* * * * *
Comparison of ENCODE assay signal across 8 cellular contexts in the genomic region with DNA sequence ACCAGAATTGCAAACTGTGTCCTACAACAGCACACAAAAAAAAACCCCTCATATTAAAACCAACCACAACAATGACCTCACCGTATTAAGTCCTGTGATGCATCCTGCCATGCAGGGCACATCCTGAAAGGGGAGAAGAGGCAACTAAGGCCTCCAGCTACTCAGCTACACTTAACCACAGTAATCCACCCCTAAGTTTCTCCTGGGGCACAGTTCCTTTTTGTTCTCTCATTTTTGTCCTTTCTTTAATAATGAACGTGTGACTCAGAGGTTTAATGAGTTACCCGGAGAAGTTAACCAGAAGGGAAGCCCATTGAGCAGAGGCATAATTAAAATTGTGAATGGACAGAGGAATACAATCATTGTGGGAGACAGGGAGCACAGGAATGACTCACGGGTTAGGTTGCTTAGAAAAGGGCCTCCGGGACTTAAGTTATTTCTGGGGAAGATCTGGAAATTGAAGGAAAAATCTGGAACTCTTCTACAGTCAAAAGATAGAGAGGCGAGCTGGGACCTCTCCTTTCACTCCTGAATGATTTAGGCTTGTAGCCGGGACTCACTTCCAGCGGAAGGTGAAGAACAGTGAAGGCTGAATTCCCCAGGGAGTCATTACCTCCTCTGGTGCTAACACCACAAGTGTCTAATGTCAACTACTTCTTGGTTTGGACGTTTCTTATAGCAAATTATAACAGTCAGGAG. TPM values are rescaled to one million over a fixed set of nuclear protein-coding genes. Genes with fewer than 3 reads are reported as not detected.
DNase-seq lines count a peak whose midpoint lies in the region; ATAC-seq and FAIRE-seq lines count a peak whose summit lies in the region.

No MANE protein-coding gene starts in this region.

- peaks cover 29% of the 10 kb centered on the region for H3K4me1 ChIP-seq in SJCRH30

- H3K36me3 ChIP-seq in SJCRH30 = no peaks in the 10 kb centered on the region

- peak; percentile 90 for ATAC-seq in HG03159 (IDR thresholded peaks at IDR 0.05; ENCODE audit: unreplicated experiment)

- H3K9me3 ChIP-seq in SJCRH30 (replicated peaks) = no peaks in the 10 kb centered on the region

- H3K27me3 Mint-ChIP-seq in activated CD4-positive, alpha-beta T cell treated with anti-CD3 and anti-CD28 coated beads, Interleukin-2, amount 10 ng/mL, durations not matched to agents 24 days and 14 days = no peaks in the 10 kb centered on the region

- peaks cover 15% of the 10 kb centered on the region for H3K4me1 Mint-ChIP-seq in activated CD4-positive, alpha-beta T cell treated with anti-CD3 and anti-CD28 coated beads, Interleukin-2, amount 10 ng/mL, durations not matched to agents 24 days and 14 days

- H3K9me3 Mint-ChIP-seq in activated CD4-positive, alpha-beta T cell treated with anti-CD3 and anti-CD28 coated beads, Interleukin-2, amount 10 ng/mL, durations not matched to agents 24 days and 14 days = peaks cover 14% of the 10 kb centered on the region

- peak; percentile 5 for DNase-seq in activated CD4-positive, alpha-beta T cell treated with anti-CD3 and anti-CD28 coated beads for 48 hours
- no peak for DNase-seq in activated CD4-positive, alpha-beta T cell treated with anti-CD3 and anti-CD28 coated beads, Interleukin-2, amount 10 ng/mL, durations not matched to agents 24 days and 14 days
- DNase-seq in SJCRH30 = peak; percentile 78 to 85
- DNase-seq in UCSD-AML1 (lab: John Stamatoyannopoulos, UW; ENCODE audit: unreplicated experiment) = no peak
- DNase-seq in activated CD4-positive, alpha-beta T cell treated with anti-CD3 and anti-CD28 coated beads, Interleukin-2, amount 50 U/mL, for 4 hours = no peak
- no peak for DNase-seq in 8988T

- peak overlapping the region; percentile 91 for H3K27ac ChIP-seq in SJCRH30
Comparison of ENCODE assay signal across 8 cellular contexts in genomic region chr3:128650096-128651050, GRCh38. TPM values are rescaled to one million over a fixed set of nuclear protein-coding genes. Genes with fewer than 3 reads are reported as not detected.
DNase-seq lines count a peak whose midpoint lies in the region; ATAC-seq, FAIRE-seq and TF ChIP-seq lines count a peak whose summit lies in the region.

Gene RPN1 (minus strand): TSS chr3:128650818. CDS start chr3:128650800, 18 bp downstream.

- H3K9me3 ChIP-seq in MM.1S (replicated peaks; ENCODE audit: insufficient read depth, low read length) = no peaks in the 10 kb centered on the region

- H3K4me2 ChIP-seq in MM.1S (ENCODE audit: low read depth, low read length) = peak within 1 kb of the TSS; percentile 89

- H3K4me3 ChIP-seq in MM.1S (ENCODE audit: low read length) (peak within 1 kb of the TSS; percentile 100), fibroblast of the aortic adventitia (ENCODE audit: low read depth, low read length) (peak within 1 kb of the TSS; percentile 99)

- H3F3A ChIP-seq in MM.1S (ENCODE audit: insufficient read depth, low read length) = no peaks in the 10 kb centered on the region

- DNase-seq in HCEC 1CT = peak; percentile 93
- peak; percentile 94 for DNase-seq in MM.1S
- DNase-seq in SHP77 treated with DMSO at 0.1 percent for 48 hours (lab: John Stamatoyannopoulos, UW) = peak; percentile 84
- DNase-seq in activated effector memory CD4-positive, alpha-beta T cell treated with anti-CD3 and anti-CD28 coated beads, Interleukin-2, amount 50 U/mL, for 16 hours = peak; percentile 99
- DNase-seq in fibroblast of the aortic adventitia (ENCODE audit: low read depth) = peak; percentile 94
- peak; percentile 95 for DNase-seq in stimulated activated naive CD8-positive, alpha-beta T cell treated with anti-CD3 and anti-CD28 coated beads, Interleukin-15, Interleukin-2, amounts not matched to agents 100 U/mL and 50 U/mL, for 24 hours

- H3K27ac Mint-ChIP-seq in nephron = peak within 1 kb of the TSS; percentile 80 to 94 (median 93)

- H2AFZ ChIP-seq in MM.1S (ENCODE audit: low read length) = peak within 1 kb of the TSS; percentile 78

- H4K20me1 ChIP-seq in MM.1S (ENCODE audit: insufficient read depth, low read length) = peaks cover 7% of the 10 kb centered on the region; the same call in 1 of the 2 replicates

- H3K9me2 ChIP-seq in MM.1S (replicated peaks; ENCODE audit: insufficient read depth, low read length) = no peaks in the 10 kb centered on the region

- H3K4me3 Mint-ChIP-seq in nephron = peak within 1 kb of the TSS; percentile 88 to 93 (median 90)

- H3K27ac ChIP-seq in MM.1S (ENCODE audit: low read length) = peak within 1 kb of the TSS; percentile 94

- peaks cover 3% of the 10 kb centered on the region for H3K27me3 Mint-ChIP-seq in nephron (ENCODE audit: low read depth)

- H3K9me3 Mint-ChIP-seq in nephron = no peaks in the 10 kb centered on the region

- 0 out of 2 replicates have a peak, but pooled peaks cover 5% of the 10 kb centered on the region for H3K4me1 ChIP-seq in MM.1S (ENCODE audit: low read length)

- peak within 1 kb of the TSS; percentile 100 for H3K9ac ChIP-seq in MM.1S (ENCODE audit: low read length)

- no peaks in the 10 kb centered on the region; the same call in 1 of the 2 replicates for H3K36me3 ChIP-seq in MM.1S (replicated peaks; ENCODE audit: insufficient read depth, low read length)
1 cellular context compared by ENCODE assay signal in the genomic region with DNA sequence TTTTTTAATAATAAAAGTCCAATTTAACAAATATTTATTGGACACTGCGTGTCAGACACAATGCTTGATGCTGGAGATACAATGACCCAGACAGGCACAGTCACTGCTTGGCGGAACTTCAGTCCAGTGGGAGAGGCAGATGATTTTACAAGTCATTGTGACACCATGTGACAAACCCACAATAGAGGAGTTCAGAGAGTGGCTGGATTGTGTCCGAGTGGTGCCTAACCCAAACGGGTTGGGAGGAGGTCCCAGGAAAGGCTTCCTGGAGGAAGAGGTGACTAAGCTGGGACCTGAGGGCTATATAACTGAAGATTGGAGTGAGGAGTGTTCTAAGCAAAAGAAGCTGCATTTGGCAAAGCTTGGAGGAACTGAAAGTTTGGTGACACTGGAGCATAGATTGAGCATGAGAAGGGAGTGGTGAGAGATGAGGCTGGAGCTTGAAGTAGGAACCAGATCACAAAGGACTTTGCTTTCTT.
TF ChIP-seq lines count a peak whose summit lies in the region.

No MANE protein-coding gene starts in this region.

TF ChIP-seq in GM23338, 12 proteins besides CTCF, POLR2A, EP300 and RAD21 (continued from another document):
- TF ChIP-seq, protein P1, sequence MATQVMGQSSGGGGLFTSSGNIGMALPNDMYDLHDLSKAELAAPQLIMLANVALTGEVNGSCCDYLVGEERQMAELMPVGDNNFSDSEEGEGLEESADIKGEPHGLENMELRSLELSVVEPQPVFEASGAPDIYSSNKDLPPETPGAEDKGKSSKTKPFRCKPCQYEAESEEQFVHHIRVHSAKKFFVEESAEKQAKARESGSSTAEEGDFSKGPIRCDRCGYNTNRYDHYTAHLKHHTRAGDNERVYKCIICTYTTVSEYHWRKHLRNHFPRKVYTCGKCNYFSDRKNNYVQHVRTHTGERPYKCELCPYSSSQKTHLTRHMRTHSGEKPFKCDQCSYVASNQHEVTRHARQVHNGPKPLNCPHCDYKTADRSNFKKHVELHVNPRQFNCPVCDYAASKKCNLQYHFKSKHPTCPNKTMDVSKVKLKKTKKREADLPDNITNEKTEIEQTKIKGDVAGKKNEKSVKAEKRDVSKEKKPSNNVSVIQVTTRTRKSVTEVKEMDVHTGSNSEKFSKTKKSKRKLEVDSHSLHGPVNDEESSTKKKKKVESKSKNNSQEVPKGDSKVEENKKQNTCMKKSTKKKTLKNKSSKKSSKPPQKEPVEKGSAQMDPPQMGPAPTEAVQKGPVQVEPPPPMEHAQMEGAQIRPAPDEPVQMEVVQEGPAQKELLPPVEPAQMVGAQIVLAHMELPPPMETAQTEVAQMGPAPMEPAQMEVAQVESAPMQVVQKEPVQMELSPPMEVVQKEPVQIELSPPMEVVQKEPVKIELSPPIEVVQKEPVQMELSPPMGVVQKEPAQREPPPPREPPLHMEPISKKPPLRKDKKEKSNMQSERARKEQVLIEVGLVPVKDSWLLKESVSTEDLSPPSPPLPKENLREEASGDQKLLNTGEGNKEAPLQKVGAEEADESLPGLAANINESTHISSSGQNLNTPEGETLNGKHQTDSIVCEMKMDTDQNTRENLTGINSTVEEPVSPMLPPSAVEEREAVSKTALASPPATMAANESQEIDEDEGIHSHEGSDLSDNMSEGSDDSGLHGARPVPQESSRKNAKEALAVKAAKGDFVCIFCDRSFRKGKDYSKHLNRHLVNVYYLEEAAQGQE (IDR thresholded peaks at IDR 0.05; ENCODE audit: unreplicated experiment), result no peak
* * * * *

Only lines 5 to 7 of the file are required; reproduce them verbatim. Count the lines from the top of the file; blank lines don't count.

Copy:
- H3K36me3 ChIP-seq in SJCRH30 = no peaks in the 10 kb centered on the region

- peak; percentile 90 for ATAC-seq in HG03159 (IDR thresholded peaks at IDR 0.05; ENCODE audit: unreplicated experiment)

- H3K9me3 ChIP-seq in SJCRH30 (replicated peaks) = no peaks in the 10 kb centered on the region